When you go camping, it strips you down to your essence.
You have the goal of spending a weekend in harmony with nature, but somehow it never works out that way. The creature comforts of everyday life are left behind, and you have to find that innate survival instinct deep within you. You have to make do with what you have, but there is always something that you are missing. Camping is about making it up as you go along, adapting to external influences and being satisfied with “good enough.”
The thing is; you rarely go camping on your own. It would be easier if you just had your needs to deal with, but when you go camping with others it gets a whole lot more complicated (or fun, depending on your perspective). All you want to do is relax with a bottle of wine and some burnt sausages, but there is lots of work to be done before you can do that.
Do you get in each other’s way, each wanting the glory of being in charge of the barbeque and the fire? Are you resentful at being the one designated to fetch the water with a 25-minute round trip? Are you full of advice at the way “you would do it,” rather than letting someone else make their own mistakes? Do you lie quietly in the long grass, looking up at the sky while everyone else is toiling around you? Do you get frustrated by everything taking so much longer than you are used to?
A camping trip is not about leadership – it is about pure teamwork. You have to look at people’s strengths and understand which parts they want to play. For a harmonious camp, everyone needs to be contributing, and everyone needs to feel appreciated. There is a camaraderie, a common purpose.
Then it starts raining. Not some half-hearted drizzle, but an angry monsoon downpour that soaks everything within seconds. You could see the dark clouds on the horizon, but, when it comes, you are still taken aback by its ferocity.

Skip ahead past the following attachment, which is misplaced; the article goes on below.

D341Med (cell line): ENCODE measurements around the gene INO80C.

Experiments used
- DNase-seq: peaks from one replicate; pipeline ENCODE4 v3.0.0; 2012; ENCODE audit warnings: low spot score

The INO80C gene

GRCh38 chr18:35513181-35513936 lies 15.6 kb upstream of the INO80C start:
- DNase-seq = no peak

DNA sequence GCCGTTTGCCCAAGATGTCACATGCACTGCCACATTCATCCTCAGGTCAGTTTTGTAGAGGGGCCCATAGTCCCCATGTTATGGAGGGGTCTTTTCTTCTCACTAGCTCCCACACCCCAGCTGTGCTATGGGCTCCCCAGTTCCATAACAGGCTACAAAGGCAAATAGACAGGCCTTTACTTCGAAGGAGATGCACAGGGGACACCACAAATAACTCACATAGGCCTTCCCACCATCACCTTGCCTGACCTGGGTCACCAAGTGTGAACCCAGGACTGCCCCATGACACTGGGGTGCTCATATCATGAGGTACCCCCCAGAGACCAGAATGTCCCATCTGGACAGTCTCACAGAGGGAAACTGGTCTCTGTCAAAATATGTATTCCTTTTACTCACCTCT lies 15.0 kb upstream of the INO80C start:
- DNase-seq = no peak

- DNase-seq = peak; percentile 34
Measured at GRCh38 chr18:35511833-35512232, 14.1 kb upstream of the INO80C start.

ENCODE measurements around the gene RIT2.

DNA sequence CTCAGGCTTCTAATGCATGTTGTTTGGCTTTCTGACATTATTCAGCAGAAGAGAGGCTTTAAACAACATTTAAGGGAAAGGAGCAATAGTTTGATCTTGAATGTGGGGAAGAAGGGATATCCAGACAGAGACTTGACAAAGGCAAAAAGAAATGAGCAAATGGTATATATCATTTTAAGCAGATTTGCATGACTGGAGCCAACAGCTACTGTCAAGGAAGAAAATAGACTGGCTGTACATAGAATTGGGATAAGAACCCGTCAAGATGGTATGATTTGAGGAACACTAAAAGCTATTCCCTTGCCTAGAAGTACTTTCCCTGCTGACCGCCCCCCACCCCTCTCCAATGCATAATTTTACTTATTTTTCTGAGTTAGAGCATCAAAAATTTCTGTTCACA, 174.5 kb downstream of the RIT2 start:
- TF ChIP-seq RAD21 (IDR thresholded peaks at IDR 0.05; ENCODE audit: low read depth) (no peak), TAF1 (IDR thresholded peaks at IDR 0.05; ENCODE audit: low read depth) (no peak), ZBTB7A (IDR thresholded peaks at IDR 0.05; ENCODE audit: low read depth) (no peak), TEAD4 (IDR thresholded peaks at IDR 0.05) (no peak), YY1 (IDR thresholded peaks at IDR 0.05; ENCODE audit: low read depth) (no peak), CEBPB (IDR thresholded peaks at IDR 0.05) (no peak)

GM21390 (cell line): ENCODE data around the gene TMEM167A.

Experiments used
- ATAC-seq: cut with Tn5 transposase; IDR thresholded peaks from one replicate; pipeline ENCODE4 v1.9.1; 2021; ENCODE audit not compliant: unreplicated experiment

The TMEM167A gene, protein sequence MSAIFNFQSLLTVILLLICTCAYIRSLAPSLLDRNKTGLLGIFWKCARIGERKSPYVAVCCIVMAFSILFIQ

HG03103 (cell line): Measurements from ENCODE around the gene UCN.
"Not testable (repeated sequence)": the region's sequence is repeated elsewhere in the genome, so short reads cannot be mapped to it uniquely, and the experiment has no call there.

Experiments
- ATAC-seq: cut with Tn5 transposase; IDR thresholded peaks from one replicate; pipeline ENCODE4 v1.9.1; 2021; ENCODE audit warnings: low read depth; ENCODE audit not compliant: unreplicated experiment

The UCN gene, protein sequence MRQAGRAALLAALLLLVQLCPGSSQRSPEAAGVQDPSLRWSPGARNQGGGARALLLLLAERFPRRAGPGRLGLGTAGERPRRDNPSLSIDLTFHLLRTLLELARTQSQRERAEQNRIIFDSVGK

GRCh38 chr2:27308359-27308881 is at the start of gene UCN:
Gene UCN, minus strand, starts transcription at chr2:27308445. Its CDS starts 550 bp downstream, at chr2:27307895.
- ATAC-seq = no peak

It has ruined your best-laid plans, but how quickly do you realize that a weekend in a cramped tent playing cards, singing and telling jokes can be equally as fun? You make the most of what you have. It would be easy to pack up and go back to your warm and cosy lives, but you are pioneers, you are explorers. You don’t let a bit of rain dampen your spirits. If anything, it offers a bonding experience.
When you leave the campsite, you clean up, and all that is left of your presence is the flattened ground where your tent once stood. You feel that you have grown a little taller, you have learnt something about yourself and about the others who were with you. You leave with a tinge of regret and promise yourself that you will come back soon.
In life, we need to feel challenged, we need to be taken out of our comfort zone. For this, there is nothing better than camping for a budding entrepreneur.
Written by Alex Turner, Edited by Paul Drury